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A napping volcano blinked awake in March 1980. Two months later, when that mountain roared, Jim Scymanky was about twelve miles northwest, logging a north slope above Hoffstadt Creek. "Rocks zinged through the woods, bouncing off trees, then the tops of trees snapped off... Suddenly I could see nothing...it got hot right away, then scorching hot and impossible to breathe. The air had no oxygen, like being trapped underwater...I was being cremated, the pain unbearable."
Steve Malone, at the University of Washington Seismology Laboratory, was inconsolable. "We'd failed. For two months we'd counted and located thousands of earthquakes, looked for changes to anticipate an eruption. Then it just happened. It killed many people. It killed David Johnston. We could hardly work."
Author Richard Waitt was part of a U.S. Geological Survey team doing volcano research in the Cascades, and was one of the first to arrive following the mountain's early rumblings. His journey collecting eyewitness accounts began with a conversation in a bar the third week after Mount St. Helens erupted. The couple he met barely outraced a searing ash cloud, and Waitt realized their experiences could inform geologic studies. He eventually conducted hundreds of interviews--sometimes two and three decades later--often making multiple visits to gather additional details, correct errors, and resolve discrepancies.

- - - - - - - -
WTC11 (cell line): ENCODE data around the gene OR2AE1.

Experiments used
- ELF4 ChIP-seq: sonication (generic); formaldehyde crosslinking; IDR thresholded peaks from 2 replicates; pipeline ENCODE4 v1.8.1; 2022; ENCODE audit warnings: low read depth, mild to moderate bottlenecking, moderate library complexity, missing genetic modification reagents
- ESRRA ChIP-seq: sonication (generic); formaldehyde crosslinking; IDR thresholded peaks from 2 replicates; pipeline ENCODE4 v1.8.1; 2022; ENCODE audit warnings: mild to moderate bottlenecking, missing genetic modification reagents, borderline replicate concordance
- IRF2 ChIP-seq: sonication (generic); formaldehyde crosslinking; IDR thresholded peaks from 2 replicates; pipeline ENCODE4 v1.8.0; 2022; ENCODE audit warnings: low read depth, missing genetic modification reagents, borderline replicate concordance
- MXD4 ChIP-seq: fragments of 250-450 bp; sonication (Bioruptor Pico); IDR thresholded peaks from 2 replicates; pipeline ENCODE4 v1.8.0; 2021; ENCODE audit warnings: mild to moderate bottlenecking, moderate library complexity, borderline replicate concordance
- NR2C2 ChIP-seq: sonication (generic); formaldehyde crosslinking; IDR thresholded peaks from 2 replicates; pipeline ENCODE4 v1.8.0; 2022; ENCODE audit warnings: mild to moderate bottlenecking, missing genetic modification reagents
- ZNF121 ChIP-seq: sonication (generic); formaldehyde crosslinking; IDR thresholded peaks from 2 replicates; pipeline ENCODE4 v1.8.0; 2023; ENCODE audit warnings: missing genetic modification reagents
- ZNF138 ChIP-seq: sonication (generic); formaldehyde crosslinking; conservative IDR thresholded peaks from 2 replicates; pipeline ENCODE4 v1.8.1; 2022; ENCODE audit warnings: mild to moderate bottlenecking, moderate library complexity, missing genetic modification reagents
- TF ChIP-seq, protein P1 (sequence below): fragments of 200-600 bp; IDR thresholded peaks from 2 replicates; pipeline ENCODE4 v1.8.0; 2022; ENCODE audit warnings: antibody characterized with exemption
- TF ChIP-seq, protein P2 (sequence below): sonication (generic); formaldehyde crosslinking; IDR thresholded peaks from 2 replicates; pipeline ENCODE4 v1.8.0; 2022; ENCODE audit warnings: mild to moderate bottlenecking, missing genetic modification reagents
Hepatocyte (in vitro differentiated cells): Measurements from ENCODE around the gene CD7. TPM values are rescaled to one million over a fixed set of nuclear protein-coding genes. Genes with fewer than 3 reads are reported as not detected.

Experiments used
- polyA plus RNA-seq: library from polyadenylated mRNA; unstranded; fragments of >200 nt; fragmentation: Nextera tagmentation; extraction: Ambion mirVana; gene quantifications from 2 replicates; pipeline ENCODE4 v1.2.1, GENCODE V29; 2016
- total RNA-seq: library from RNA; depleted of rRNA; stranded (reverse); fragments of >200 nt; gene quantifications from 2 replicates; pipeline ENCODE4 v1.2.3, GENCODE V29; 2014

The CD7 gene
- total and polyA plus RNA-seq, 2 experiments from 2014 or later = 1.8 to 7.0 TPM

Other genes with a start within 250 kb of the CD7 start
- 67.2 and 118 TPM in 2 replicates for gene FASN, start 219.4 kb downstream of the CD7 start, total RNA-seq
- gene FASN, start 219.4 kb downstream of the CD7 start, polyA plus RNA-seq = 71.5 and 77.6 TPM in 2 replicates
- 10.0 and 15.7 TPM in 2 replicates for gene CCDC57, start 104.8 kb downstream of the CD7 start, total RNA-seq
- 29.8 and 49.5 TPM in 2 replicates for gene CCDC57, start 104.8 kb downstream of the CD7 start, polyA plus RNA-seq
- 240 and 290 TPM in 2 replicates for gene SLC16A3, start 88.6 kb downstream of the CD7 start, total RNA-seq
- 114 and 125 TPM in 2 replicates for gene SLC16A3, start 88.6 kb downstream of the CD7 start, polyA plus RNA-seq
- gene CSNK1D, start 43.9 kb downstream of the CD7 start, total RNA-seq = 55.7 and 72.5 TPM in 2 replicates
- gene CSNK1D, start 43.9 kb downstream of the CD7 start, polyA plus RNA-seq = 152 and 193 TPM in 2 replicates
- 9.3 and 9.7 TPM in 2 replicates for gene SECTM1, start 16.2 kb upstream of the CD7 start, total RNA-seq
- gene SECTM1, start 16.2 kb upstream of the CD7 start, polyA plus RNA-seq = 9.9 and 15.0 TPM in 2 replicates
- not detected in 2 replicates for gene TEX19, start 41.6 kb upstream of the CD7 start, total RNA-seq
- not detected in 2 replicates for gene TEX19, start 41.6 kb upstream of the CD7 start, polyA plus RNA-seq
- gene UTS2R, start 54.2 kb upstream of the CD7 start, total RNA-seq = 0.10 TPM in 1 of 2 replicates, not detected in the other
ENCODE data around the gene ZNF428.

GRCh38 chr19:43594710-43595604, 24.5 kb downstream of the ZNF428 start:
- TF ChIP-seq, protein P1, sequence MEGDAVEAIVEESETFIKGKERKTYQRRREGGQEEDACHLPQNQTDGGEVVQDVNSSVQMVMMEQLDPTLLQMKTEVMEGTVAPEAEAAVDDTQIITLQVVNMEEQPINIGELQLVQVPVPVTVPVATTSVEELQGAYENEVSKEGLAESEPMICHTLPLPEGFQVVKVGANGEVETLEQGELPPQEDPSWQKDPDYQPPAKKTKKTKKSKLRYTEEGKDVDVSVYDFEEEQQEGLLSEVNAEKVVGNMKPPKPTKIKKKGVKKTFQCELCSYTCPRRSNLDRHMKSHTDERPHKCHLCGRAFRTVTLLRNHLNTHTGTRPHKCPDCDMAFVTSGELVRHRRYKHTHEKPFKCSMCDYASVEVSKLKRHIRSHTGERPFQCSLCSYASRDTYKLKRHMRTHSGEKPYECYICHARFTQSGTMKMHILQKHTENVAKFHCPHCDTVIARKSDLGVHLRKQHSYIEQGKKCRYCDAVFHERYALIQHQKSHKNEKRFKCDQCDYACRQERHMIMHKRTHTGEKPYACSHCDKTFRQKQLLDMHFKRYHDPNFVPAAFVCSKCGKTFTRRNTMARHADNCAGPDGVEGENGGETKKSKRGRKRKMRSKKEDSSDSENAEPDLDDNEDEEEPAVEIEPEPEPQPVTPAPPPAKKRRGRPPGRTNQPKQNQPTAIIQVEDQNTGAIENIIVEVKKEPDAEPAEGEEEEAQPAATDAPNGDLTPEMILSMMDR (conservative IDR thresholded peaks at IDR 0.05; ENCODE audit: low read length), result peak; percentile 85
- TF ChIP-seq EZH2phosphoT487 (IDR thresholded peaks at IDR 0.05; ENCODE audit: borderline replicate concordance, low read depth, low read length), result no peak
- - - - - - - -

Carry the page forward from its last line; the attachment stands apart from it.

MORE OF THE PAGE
A meticulous scientist with intimate knowledge of Mount St. Helens, Waitt delivers a detailed and accurate chronicle of events. He tapped numerous primary sources--interviews, legal depositions, personal diaries, geologists' field notes, radio logs, and police records. Newspaper stories and even sun shadows on photographs revealed additional intricacies. In the Path of Destruction's eruption story unfolds through unforgettable, riveting narratives--the heart of a masterful chronology that also delivers engrossing science, history, and journalism.